When a curry gives you more than heartburn: A rare cause of myocardial infarction.
Dr. S. Ahmed, Dr. A. Appaji, Dr. A. Large, Dr. S. Duckett Department of Cardiology, Royal Stoke University Hospital, Stoke-on-Trent.
A fifty-six year old female was admitted to accident and emergency (A&E) with a witnessed collapse at home. She had a background history of recurrent urinary tract infections and an eleven pack year history of smoking. She had diarrhoea and vomiting for two days prior to admission after having a home-cooked curry and recalled feeling dizzy and nauseous with chest discomfort before passing out.
On arrival to A&E, her blood pressure was 88/62 mmHg with symptoms of feeling light-headed and clammy. On examination her jugular venous pressure was elevated, normal heart sounds and bibasal crepitations on chest auscultation. Electrocardiogram (ECG) showed normal sinus rhythm with ST segment depression in leads III, aVF and V4 to V6 with a subsequent troponin rise of > 50000. CXR showed evidence of pulmonary oedema.
A cardiac MRI was performed which showed mild impairment of left ventricular function, a limited basal infero-septal myocardial infarction. An incidental finding of a small (5X8mm) mobile mass was seen in the proximal ascending aorta, fixed to the aortic wall superior to the ST junction and above the RCA origin which was felt to be thrombus. It was dark on the early gadolinium image (image C) and non-enhancing on the late gadolinium (image B).
CT coronary angiography was performed to further assess the coronary arteries which revealed a dissection flap (image D see arrow) causing moderate stenosis at the right coronary artery (RCA) ostium with further mild stenosis caused by a long soft tissue plaque in the proximal vessel. The images and cases were discussed with the interventional cardiology team and conservative management was felt to be the best option.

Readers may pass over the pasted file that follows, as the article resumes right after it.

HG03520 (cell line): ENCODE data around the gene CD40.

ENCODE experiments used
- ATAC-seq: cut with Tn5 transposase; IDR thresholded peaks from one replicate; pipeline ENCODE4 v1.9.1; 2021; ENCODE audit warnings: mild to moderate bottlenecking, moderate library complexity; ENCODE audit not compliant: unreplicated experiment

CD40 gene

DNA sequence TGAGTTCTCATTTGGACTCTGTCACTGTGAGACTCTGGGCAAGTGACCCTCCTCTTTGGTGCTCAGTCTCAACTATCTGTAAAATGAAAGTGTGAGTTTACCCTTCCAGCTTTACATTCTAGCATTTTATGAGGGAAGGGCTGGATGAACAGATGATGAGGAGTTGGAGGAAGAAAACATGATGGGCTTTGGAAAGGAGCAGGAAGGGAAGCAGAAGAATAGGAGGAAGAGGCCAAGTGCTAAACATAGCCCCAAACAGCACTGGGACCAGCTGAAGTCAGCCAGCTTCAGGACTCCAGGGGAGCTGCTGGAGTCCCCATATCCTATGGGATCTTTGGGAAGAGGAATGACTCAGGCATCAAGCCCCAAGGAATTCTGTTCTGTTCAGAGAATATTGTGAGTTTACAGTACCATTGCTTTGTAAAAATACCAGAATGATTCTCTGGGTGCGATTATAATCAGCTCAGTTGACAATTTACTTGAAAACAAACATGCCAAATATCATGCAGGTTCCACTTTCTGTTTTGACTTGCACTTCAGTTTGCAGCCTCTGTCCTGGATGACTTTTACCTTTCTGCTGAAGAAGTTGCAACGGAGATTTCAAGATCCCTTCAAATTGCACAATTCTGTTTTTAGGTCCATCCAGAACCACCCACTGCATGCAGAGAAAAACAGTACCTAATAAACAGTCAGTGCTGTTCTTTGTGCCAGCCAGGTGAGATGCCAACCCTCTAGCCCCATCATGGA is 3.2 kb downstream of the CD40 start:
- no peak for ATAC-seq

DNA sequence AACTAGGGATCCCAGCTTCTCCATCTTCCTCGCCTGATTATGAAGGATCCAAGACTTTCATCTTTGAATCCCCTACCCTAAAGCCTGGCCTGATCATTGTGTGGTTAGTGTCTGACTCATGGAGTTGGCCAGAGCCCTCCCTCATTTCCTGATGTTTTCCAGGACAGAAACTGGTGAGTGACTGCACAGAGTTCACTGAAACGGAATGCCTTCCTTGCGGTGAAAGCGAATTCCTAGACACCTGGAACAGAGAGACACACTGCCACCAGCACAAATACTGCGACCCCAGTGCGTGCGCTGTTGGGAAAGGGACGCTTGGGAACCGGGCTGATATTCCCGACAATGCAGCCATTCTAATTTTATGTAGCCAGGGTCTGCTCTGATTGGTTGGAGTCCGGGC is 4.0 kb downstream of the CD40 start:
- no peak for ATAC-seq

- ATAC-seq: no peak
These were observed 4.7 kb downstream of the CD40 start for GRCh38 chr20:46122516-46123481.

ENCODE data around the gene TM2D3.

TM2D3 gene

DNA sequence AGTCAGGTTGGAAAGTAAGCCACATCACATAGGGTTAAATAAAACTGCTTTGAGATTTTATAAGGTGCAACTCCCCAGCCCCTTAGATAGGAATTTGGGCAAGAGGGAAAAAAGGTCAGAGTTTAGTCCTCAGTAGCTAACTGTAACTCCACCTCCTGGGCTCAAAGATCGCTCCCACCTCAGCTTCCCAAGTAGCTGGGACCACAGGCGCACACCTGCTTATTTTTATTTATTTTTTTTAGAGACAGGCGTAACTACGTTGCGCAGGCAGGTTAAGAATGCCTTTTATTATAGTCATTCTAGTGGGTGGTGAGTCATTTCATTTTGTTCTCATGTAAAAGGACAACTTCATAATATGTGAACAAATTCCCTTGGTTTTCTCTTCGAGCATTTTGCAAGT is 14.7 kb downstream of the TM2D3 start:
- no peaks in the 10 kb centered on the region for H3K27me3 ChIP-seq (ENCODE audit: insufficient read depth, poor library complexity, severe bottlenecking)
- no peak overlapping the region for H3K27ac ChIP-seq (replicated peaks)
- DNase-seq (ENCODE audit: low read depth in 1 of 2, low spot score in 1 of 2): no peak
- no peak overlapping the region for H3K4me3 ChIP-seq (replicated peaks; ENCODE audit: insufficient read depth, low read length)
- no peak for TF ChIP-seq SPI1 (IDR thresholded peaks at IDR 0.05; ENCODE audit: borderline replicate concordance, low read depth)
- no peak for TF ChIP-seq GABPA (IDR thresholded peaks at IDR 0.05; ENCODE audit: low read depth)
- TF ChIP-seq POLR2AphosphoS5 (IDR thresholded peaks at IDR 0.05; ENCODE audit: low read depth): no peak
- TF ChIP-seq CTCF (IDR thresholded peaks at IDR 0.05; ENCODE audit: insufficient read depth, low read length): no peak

The patient was discharged with dual antiplatelet therapy for 12 months and an ACE inhibitor, statin and beta blocker. A follow up CT imaging revealed resolution of the RCA ostial dissection flap with no significant stenosis. (image E see arrow)
Spontaneous coronary artery dissection is a rare cause of non-atherosclerotic myocardial infarction with an incidence of 0.1% to 0.4% of all acute coronary syndromes.1 It is more commonly described in young females and known to be associated with fibromuscular dysplasia, connective tissue disease and peri-partum status. Frequently identified triggers include catecholamine release mediated by physical exertion, intense emotional stress and increased abdominal pressures induced by coughing, retching or vomiting.2 Both these mechanisms increase the shearing stress on the coronary artery wall. A conservative approach towards management with standard medical therapy is usually preferred compared to invasive angiography as most cases resolve spontaneously.
1. Mortensen KH, Thuesen L, Kristensen IB, Christiansen EH. Spontaneous coronary artery dis- section: a Western Denmark Heart Registry study. Catheter Cardiovasc Interv. 2009 Nov 1;74(5):710-7.
2. Saw J, Aymong E, Sedlak T, Buller CE, Starovoytov A, Ricci D, Robinson S, Vuurmans T, Gao M, Humphries K, Mancini GB. Spontaneous coronary artery dissection: association with predisposing arteriopathies and precipitating stressors and cardiovascular outcomes. Circ Cardiovasc Interv. 2014 Oct;7(5):645-55.